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Cicciobello Morbillo controversy
Cicciobello Morbillo, the doll with measles, launched by manufacturer Giochi Preziosi has sparked controversy in Italy.
The doll suffering from measles that can be cured with cream and plasters was disapproved of, by pro-vaccine medics who called for this latest edition of the popular doll, Cicciobello, to be withdrawn from the market.
According to some doctors the toy risked trivializing a serious disease which in Italy saw a significant outbreak last year, causing four deaths, included a 41-year-old and three children aged one, six, and nine. None of the victims had been vaccinated.
The point ciccobello Morbillo opponents are making is that measles is a serious illness which shouldn’t be turned into a game, as this would be like having dolls with lymphoma or meningitis. The risk is to induce people to worry more about the vaccine, which is safe, than about the disease which can be mortal. According to the World Health Organization, measles is a highly contagious disease, which remains one of the leading causes of death among children globally, despite the availability of a safe and effective vaccine.
The founder of the company, Enrico Preziosi, said the concept of a child playing at being a mum to cure a doll has existed for decades and doctors should focus on more serious things.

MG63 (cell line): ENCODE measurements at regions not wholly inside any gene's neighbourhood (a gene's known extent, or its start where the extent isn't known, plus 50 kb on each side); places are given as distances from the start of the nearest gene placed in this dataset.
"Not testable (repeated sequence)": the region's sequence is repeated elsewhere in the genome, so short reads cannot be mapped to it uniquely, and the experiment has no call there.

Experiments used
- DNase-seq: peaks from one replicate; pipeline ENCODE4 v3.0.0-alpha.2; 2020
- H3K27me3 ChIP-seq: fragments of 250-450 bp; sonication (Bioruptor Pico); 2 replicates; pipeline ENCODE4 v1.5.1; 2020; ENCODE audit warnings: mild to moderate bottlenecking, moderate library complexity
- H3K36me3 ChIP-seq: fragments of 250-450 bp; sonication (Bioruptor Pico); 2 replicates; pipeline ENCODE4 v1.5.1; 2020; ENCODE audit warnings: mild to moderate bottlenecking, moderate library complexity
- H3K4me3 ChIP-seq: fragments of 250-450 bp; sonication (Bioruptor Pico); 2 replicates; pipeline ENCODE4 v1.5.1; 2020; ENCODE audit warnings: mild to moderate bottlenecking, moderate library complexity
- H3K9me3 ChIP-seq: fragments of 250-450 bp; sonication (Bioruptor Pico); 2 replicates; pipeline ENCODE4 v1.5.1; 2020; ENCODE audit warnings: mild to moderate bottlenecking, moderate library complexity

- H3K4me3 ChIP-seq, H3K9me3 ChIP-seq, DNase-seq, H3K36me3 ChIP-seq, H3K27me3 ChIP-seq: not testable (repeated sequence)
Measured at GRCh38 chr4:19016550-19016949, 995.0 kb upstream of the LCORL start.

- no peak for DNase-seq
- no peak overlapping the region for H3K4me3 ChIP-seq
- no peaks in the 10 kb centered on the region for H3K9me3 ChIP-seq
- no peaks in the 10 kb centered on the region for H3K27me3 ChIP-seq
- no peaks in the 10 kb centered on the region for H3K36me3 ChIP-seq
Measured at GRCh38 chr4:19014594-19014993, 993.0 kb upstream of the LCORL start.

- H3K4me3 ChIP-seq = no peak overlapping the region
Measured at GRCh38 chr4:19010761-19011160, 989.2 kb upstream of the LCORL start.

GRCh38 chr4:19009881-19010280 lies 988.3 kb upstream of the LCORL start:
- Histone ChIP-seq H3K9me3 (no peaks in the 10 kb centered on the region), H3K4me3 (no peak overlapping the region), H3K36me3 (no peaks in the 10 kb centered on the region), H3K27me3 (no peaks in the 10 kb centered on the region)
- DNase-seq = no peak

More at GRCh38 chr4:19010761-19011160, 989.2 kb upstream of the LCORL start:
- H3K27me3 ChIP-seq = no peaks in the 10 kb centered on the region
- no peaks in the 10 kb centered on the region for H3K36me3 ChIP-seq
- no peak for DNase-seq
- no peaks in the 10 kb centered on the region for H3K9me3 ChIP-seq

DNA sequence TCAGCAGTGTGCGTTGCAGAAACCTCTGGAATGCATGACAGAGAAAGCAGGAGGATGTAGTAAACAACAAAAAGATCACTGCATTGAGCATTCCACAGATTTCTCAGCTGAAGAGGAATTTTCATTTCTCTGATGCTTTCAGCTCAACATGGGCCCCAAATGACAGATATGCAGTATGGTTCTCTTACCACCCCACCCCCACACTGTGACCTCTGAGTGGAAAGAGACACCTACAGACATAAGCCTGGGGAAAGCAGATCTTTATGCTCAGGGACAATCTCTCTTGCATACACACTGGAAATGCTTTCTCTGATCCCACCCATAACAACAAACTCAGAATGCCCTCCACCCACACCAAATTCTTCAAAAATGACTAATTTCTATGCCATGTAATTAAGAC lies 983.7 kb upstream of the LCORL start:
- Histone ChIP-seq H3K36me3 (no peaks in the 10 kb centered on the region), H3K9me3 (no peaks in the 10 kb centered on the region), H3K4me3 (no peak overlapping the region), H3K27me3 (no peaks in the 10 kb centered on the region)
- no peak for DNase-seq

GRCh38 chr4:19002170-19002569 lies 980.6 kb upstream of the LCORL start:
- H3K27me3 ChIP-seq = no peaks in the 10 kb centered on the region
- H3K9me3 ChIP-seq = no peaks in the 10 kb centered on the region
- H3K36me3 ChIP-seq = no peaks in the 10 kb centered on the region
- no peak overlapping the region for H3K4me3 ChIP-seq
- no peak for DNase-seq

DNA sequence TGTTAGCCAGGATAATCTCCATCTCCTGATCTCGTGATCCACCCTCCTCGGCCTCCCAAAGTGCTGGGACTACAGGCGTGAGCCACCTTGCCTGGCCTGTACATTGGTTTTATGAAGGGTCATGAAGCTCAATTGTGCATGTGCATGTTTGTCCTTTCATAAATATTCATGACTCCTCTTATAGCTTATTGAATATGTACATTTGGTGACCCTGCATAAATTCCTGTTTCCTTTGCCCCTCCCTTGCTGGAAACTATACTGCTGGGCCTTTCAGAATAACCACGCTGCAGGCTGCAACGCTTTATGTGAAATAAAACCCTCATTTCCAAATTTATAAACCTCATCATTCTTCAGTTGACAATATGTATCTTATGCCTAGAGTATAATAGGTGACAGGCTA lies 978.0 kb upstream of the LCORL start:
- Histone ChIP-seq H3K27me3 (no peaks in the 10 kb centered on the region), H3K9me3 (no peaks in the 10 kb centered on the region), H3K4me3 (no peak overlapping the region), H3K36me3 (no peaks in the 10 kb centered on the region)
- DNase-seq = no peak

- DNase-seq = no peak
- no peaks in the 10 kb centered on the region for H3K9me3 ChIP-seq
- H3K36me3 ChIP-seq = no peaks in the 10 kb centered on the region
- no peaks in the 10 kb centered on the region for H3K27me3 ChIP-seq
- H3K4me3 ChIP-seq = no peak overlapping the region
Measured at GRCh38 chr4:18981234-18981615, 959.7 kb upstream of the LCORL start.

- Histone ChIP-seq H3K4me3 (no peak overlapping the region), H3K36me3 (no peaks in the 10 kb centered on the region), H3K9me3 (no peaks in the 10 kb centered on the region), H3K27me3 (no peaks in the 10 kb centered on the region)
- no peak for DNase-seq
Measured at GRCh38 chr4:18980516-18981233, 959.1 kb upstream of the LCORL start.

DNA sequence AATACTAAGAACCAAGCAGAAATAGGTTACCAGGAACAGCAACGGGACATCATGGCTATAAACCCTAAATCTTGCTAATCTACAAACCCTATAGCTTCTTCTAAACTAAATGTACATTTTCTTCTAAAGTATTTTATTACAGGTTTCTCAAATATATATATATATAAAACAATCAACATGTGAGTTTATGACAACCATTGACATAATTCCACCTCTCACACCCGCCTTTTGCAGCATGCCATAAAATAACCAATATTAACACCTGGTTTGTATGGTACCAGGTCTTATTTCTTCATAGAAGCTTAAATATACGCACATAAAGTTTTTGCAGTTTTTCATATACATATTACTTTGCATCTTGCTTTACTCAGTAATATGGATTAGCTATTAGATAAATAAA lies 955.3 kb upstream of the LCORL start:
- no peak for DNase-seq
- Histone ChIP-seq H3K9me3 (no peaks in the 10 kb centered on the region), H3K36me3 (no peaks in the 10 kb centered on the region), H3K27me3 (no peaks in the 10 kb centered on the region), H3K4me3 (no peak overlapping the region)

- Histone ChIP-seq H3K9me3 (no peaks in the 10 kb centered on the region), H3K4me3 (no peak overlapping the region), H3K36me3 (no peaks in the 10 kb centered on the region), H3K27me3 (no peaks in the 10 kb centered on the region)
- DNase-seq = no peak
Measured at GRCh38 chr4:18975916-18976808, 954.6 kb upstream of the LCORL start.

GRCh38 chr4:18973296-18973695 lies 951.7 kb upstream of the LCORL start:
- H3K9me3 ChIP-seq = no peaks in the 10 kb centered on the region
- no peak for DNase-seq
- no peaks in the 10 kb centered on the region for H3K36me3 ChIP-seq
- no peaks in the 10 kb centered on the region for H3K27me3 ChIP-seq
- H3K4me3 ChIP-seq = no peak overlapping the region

The anti-vaccines stance originates from the discredited claims of a link between the combined measles, mumps and rubella (MMR) vaccination and autism. This has had a significant impact on public perception of the safety of the vaccination.
Italy’s parliament recently passed a law that requires parents to prove their children have the required vaccinations, including those against measles and meningitis, before entering school. For non-compliant parents there is a €500 fine.
The two parties which obtained the majority of the votes in the last election: the Five Star Movement (M5S) and the League promised to scrap the compulsory vaccination law.
M5S has played a significant role in raising doubts over the efficacy of vaccinations. The party put forward a law proposal in 2014 calling for better information and the possibility to refuse the vaccine, based on the before mentioned link between the vaccinations and autism.
The anti-vaccines stance is not only an Italian problem, Europe has long struggled with a vaccine mistrust problem and these new laws and policy proposals arose in the context of ongoing, unprecedented measles outbreaks across the continent. Europe recorded some 21,000 measles cases in 2017 — with the worst outbreaks in Italy, Romania, and Ukraine, causing a global crackdown on vaccine-refusing parents.